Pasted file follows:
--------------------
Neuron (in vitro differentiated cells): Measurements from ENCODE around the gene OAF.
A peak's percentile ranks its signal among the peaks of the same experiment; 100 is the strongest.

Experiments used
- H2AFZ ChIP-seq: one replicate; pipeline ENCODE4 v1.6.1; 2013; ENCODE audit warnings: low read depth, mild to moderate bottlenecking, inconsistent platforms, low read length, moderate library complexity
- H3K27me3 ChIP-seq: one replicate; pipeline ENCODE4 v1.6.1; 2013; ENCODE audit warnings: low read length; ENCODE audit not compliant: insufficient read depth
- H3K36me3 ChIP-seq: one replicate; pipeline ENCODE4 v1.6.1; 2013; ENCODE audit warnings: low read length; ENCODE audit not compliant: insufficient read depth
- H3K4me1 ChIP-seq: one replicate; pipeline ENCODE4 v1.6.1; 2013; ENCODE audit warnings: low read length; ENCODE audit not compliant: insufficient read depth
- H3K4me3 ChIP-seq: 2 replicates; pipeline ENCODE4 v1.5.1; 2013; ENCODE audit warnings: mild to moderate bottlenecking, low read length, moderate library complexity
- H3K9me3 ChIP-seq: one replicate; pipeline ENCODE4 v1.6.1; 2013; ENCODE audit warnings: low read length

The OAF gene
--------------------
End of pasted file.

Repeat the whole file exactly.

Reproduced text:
Neuron (in vitro differentiated cells): Measurements from ENCODE around the gene OAF.
A peak's percentile ranks its signal among the peaks of the same experiment; 100 is the strongest.

Experiments used
- H2AFZ ChIP-seq: one replicate; pipeline ENCODE4 v1.6.1; 2013; ENCODE audit warnings: low read depth, mild to moderate bottlenecking, inconsistent platforms, low read length, moderate library complexity
- H3K27me3 ChIP-seq: one replicate; pipeline ENCODE4 v1.6.1; 2013; ENCODE audit warnings: low read length; ENCODE audit not compliant: insufficient read depth
- H3K36me3 ChIP-seq: one replicate; pipeline ENCODE4 v1.6.1; 2013; ENCODE audit warnings: low read length; ENCODE audit not compliant: insufficient read depth
- H3K4me1 ChIP-seq: one replicate; pipeline ENCODE4 v1.6.1; 2013; ENCODE audit warnings: low read length; ENCODE audit not compliant: insufficient read depth
- H3K4me3 ChIP-seq: 2 replicates; pipeline ENCODE4 v1.5.1; 2013; ENCODE audit warnings: mild to moderate bottlenecking, low read length, moderate library complexity
- H3K9me3 ChIP-seq: one replicate; pipeline ENCODE4 v1.6.1; 2013; ENCODE audit warnings: low read length

The OAF gene